CRIME AND PUNISHMENT


Trumbull County Prosecutor Dennis Watkins should not pursue a criminal indictment against a woman who was charged with felony abuse of a corpse after she spontaneously miscarried a non-viable fetus into a toilet at her home, according to Ohio Physicians for Reproductive Rights (OPRR). "We write today to add the voices of more than 4,000 doctors, health care professionals, business and community leaders, and concerned citizens to the rapidly growing chorus protesting the unjust prosecution of Brittany Watts and to request that you immediately dismiss the unwarranted felony ... charge that has been filed against her," OPRR wrote in a letter to Watkins.


Gov. Mike DeWine joined Ohio State University (OSU) and University of Akron partners Wednesday to mark a 33 percent success rate among felons accepted into his four-year-old Expedited Pardon Project. One hundred and eight current or former Ohioans have seen their criminal records purged and sealed as of Tuesday, with another 60 under active review, the governor announced at the OSU Moritz College of Law.


EDUCATION


The working group behind the Fair School Funding Plan announced it has formed a nonprofit group in an effort to provide a "permanent fix" for K-12 school funding in Ohio. Lawmakers passed the funding formula known as the Fair School Funding Plan in the previous biennial budget, 134-HB110 (Oelslager), and continued to phase in the formula in the FY24-25 budget operating budget, HB33 (Edwards). Jim Betts, a former state lawmaker who has worked for decades on school funding, including on the Fair School Funding formula, has been named the executive director of the new nonprofit, he told Hannah News Monday.


ELECTIONS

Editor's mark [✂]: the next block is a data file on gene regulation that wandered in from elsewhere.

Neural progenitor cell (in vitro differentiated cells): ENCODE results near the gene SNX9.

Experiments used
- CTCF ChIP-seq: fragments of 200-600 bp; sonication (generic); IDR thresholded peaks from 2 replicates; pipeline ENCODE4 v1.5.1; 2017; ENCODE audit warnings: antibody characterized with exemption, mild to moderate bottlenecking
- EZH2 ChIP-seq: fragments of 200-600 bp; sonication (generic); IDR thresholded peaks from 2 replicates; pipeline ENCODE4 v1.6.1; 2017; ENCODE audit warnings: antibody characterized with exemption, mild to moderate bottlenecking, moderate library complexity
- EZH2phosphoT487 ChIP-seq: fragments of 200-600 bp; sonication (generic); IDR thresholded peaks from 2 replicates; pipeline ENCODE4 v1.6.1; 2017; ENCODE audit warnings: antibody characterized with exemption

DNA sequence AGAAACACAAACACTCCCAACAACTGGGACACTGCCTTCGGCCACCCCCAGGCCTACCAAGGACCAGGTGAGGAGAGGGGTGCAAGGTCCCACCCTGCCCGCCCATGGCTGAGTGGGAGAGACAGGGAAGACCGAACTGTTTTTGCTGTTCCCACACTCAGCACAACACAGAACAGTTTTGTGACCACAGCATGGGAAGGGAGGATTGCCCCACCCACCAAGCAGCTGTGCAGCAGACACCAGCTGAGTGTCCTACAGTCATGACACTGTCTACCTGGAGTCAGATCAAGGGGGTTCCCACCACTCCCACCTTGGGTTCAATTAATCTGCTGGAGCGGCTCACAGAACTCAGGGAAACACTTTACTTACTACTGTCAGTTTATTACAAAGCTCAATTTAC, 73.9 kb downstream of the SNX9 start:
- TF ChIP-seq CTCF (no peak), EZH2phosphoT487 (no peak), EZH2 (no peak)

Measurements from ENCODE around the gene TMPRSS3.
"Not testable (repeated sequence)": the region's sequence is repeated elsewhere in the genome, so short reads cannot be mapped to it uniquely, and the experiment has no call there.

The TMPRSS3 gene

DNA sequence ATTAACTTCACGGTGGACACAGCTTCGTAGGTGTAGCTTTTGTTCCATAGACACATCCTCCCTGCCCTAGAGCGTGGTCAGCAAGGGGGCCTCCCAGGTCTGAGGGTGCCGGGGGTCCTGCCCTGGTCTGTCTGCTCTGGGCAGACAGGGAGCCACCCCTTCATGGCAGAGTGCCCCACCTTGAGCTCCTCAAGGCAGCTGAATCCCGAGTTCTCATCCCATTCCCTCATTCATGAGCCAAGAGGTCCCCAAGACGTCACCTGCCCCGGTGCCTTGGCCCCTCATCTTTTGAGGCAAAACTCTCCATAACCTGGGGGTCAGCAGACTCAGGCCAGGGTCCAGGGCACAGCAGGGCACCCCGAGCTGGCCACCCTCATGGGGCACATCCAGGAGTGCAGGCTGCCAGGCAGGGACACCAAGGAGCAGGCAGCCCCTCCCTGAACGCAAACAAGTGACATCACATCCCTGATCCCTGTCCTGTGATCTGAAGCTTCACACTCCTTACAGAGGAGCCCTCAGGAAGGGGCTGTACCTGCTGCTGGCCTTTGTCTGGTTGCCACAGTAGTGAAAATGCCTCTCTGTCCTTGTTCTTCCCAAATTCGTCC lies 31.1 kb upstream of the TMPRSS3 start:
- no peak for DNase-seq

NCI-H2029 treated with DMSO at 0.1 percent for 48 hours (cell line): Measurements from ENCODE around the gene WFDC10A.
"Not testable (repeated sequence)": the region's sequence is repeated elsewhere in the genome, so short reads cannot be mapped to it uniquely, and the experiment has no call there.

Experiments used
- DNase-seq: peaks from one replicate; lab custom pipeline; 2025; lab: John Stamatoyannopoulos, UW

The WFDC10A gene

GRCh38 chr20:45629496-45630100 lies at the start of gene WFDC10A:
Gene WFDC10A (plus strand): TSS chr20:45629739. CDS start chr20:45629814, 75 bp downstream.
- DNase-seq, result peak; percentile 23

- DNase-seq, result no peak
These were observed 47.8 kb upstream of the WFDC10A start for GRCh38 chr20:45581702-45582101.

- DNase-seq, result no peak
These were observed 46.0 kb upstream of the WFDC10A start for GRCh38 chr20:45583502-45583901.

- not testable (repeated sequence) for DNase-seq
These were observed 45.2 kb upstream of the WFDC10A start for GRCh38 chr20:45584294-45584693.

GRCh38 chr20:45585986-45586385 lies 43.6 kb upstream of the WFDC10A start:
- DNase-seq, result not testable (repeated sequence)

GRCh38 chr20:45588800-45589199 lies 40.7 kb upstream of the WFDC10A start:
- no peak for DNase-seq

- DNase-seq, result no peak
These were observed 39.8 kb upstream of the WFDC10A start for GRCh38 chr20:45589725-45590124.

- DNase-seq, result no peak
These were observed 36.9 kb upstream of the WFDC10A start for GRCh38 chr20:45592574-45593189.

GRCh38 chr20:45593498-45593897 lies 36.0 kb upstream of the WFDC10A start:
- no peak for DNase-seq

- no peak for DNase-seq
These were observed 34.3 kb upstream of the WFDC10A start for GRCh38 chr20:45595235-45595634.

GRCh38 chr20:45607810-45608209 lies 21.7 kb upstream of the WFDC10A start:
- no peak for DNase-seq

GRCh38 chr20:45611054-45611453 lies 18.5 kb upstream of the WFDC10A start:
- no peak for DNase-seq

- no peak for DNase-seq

The League of Women Voters (LWV) of Ohio and the American Civil Liberties Union of Ohio (ACLU) announced Tuesday the filing of a federal lawsuit against omnibus lame duck elections bill 134-HB458 (Hall), claiming a provision of the bill would affect how voters with disabilities can cast absentee ballots. The groups said the bill makes it a felony for anyone who is not an election official or mail carrier to possess or return the absentee ballot of a voter with a disability, unless the person assisting that voter falls within a list of statutorily enumerated relatives. They said many voters with disabilities are unable to travel to their polling place or access their mailbox or drop box, and many of these voters don't have one of the relatives allowed to drop off or mail their ballot for them. LWV and the ACLU are arguing that the restrictions on voter assistance violate the Voting Rights Act and Title II of the Americans with Disabilities Act by creating an unlawful burden on the right to vote for many Ohioans with disabilities. The law also criminalizes the critical work of community members and voter assistance organizations like LWV that assist voters who rely on the assistance of others to cast a ballot, they said.


ELECTIONS 2024


U.S. Sen. Sherrod Brown (D-OH) rallied with Democrats Friday morning in Columbus after filing to run for re-election, saying Ohioans need a fair shake and someone on their side, and that he will continue to provide that with another term in the U.S. Senate. Brown, facing perhaps his toughest re-election campaign since he first won the seat over now-Gov. Mike DeWine in 2006, focused much of his remarks on the bipartisan work he has done in the Senate and how sometimes those efforts can take years before they are successful. Among those pieces of legislation he highlighted were his Fight Off Fentanyl Act and legislation to save pensions of workers in danger of losing them.